by Annette Lordereau
Chloë Grace Moretz stars in Desiree Akhavan’s touching coming-of-age film that manages to be both funny and important
“Maybe you’re supposed to feel disgusted with yourself when you’re a teenager.”
This is what Cameron Post, played by Chloe Grace Moretz, hears from her friend Jane after they are scolded again for having committed the crime of being their fun-loving, teenage selves.
Cameron has been sent to a gay conversion therapy institution called “God’s Promise” after being caught kissing another girl in the back of her boyfriend’s car. Her religious aunt seems convinced that this is for her own good.
The self-righteous staff believe they are on a mission to save the children from themselves. They use, and misuse, psychotherapy in an insidious, manipulative way to slowly lead the “patients” to feel deeply ashamed and hateful towards their sexuality, their beliefs, themselves.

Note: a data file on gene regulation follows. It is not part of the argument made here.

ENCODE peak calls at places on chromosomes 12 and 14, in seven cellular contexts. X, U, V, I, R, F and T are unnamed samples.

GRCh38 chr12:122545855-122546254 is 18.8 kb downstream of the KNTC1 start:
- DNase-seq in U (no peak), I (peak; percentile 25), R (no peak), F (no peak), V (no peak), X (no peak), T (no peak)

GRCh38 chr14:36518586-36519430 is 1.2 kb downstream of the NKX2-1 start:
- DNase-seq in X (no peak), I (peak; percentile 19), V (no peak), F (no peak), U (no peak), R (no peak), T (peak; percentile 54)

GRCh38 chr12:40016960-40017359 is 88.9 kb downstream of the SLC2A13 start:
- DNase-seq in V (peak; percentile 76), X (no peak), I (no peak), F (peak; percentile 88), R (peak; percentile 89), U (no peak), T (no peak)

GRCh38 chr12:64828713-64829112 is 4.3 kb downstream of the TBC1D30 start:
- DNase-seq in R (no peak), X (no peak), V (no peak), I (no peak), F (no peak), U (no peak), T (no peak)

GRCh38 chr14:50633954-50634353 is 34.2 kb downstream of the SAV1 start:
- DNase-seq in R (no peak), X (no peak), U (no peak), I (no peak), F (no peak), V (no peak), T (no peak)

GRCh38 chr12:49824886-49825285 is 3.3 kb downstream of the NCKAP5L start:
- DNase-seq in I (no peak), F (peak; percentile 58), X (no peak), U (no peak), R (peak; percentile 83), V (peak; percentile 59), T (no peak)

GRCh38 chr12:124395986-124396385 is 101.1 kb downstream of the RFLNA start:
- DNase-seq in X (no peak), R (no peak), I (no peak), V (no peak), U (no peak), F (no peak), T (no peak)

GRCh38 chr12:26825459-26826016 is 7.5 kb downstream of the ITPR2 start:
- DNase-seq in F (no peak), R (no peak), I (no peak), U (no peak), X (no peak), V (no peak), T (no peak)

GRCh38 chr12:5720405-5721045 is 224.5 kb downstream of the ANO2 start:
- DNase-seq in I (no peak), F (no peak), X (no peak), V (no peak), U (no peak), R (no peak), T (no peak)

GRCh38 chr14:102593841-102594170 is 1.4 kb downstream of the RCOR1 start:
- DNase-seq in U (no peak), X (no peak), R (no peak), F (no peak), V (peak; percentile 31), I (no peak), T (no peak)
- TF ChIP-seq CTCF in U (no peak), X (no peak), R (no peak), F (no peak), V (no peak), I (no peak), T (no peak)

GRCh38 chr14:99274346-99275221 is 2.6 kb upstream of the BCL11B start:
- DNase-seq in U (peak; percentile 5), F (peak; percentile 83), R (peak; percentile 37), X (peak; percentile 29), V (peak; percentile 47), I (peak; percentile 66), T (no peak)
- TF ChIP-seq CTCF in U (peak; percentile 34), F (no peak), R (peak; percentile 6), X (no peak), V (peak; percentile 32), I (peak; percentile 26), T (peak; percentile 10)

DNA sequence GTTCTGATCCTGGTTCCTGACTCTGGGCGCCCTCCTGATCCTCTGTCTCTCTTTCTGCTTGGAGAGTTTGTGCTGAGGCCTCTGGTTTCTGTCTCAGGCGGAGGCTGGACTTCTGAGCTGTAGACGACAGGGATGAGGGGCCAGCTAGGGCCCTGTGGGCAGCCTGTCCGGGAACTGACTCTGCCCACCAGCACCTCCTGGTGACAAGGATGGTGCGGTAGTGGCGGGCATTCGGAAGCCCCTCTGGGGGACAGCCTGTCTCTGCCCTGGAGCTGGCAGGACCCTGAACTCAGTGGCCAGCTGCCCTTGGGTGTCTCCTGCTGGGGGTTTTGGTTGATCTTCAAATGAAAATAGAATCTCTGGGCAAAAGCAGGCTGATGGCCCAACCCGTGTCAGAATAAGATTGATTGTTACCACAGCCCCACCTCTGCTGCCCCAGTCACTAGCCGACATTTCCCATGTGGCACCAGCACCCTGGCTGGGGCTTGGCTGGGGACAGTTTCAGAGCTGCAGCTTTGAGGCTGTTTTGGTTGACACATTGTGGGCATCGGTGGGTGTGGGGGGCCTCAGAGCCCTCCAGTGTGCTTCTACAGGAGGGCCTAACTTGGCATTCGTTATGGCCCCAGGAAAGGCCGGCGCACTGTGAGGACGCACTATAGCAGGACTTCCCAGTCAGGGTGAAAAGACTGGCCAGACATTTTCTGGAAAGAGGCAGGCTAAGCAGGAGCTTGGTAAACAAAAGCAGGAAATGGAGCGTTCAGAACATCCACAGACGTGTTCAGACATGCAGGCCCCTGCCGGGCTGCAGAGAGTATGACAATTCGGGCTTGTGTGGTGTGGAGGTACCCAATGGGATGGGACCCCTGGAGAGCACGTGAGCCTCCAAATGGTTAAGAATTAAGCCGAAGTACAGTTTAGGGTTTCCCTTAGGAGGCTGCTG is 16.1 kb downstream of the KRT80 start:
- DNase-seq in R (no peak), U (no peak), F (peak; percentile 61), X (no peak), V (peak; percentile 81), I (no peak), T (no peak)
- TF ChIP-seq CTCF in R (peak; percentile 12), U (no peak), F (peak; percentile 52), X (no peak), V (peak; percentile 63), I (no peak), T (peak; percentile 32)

Writing on her “iceberg”, Cameron tries to figure out how she was led to sin. Was it her athleticism, was it her parent’s death?
She tries to pray the gay away, but she doesn’t really know if she believes in God. She tries to take part in more “feminine activities”, “feminine sports”. She tries to force herself to be attracted to boys, and the audience sees how every attempt to deny aspects of herself is more and more destructive. We see Cameron become insecure, doubtful and sad.
The institution shown in the film is not one that physically torture people with electric shocks, but Cameron, and the audience, will be the witnesses of a traumatic incident which will lead to the realisation that abuse is not necessarily physical.
This film showed an institution that is the symptom of a society that seeks to correct what it perceives as abnormalities, and does not question what is right or wrong, as long as it is acceptable. It is set in 1993, but these institutions still exist in many countries, even supported by US vice-president Mike Pence. They are however set to be banned in the UK.
The young and promising Iranian director, Desiree Akhavan, induces emotion and reflection. Her film, based upon the novel by Emily M. Danforth, is not action-filled, but I believe that despite the gravity of the subject, it is very funny.
If see The Miseducation of Cameron Post, do not feel discouraged to laugh – along with Cameron – at the hypocrisy of some of the characters and at the pointlessness of it all.
Age rating: 15
Categories: Film & TV